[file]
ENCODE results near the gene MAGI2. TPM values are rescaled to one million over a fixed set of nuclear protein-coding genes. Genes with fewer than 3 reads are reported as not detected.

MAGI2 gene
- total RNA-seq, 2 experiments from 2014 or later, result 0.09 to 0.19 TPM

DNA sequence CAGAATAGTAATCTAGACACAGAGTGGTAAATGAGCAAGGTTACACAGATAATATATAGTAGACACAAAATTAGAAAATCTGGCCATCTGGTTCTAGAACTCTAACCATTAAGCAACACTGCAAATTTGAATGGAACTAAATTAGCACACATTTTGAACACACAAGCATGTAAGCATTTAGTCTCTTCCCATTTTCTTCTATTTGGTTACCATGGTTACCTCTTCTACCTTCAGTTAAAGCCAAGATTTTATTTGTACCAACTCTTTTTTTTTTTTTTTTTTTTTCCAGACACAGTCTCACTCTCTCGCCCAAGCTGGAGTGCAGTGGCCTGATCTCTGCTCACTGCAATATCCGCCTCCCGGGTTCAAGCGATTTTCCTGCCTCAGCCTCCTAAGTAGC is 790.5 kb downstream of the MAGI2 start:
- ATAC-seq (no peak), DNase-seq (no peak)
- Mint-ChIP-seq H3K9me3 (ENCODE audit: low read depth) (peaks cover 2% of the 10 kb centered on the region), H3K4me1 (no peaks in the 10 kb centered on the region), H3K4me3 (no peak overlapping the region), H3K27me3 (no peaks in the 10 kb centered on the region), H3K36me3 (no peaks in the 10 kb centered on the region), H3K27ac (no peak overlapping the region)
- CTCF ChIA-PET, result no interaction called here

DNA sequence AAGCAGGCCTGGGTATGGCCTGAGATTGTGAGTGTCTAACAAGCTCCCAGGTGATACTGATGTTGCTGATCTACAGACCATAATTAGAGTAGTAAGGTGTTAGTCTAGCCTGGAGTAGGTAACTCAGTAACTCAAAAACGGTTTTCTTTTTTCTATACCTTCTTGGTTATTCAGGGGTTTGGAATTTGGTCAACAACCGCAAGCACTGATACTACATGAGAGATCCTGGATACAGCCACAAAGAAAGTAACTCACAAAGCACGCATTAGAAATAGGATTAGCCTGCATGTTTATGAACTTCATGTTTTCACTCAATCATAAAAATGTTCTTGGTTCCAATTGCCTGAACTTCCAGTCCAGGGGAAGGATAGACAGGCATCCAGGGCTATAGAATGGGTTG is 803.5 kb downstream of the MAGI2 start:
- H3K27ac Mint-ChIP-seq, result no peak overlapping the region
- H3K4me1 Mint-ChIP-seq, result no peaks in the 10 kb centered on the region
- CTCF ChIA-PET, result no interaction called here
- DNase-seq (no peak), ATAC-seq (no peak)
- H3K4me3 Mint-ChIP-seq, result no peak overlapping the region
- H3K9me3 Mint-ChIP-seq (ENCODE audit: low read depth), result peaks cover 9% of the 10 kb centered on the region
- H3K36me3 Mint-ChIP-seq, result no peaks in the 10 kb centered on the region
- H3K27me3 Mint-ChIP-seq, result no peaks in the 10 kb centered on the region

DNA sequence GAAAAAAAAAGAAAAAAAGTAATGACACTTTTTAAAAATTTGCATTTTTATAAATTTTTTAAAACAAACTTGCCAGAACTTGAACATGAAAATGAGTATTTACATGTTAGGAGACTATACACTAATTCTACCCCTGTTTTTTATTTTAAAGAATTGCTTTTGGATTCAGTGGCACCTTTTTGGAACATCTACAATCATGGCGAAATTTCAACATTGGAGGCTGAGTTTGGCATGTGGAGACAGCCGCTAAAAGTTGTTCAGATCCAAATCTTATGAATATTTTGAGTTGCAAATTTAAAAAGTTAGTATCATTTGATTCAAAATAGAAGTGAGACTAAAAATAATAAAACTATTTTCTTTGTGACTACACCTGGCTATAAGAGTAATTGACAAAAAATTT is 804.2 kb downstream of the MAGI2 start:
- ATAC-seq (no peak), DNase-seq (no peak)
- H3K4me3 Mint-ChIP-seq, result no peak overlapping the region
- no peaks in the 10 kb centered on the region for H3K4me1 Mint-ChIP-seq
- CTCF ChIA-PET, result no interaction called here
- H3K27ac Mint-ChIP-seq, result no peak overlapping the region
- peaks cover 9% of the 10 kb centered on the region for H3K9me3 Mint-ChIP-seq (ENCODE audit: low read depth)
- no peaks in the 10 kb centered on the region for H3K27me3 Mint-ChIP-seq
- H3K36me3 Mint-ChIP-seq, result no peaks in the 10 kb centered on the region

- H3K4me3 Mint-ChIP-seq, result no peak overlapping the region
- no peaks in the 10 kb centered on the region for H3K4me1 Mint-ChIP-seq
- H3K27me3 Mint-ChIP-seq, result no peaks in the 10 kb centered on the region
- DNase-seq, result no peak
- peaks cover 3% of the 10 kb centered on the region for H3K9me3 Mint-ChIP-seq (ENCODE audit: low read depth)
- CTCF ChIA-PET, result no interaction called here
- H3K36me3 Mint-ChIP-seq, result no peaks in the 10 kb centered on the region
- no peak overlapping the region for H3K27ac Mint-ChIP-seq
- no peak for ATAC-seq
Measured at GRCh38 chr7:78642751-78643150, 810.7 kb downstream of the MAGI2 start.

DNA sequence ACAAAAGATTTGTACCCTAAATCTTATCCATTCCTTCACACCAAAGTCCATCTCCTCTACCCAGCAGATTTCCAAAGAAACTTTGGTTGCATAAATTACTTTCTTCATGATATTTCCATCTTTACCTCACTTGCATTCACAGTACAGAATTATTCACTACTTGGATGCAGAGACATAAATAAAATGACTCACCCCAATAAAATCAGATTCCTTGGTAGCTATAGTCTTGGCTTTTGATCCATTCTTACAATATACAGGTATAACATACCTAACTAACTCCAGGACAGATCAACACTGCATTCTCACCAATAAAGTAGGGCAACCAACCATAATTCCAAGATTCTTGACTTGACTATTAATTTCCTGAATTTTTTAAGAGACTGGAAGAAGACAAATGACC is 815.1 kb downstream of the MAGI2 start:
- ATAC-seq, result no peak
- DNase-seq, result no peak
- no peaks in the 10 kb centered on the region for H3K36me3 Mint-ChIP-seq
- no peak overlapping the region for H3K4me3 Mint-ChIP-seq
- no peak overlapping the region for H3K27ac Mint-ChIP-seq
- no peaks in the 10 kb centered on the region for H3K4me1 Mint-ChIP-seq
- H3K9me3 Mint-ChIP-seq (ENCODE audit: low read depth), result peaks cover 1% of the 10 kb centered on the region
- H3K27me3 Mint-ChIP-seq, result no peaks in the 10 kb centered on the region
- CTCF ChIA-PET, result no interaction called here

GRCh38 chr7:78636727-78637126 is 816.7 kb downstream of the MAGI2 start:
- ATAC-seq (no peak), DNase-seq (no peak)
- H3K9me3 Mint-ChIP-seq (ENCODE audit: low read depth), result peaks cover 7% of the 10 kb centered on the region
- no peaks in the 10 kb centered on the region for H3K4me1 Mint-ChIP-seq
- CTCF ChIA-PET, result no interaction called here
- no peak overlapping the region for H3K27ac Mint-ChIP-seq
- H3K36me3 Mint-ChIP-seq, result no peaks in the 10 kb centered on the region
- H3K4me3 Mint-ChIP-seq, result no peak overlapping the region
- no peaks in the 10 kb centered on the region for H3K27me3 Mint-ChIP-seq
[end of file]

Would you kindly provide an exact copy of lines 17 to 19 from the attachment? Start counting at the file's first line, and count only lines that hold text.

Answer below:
DNA sequence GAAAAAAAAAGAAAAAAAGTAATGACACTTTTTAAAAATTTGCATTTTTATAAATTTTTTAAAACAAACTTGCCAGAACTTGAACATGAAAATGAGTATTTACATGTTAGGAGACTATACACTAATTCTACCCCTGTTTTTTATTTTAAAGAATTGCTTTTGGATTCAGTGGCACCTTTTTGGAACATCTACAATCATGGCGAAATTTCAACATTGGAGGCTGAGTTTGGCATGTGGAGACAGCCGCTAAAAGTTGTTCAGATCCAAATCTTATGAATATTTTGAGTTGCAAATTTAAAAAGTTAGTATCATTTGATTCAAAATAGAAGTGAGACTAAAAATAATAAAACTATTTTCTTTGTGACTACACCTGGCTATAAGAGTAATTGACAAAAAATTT is 804.2 kb downstream of the MAGI2 start:
- ATAC-seq (no peak), DNase-seq (no peak)
- H3K4me3 Mint-ChIP-seq, result no peak overlapping the region